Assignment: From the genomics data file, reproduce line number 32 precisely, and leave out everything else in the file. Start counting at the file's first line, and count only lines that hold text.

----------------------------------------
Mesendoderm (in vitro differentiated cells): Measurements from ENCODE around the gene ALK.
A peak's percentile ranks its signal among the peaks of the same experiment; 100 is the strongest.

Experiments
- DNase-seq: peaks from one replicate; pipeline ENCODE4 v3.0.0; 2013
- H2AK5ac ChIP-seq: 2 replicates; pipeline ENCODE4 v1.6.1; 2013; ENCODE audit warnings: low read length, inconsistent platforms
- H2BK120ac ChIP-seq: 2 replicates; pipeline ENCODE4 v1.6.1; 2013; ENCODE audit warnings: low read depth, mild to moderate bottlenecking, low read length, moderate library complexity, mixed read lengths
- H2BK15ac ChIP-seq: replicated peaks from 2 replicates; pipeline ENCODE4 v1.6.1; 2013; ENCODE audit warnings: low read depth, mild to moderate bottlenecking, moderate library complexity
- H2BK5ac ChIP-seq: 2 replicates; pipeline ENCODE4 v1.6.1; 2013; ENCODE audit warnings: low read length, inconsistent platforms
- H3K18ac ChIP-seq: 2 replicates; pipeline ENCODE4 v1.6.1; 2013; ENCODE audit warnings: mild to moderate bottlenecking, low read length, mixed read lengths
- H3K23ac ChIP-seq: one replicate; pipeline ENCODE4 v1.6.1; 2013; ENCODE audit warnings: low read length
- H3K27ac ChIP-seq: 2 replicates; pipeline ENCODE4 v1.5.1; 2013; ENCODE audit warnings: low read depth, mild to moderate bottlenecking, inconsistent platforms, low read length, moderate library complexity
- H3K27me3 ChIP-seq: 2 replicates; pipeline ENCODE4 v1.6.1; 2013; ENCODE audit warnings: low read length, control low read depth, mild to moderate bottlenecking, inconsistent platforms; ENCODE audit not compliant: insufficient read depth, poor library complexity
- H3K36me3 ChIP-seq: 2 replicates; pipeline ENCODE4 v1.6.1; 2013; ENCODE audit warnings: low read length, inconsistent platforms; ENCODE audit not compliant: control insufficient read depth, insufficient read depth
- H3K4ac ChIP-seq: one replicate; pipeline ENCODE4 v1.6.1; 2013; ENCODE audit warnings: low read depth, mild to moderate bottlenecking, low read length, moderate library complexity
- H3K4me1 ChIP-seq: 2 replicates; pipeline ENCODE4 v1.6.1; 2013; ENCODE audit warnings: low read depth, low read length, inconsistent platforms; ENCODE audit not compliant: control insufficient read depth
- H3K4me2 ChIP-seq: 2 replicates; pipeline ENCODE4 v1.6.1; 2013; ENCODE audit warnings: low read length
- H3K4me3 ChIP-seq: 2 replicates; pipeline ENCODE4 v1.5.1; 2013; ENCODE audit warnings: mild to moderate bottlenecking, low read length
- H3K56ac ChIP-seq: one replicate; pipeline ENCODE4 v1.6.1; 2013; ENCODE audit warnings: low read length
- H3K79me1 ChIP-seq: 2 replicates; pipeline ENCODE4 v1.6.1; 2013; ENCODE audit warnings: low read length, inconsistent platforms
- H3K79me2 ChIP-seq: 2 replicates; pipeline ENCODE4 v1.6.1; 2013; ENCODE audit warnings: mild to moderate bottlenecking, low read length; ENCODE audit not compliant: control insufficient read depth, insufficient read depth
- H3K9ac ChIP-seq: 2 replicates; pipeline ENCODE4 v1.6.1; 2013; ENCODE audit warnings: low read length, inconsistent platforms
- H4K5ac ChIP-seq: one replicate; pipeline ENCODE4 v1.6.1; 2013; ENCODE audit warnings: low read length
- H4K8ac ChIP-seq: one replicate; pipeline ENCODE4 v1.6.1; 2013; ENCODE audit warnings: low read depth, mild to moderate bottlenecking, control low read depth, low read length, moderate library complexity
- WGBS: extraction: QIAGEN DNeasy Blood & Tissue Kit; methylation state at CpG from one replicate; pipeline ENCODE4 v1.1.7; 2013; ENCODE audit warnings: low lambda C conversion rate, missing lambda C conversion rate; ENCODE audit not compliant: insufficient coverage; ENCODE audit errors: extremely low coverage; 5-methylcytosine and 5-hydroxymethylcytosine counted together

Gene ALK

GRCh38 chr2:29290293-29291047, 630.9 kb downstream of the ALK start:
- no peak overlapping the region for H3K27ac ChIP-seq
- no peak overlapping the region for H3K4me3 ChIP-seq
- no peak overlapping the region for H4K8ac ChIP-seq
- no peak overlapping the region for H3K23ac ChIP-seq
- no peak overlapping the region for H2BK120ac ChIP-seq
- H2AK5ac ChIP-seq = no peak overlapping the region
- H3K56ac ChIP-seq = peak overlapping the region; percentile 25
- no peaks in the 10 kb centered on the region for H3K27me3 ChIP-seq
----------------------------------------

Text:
- H2AK5ac ChIP-seq = no peak overlapping the region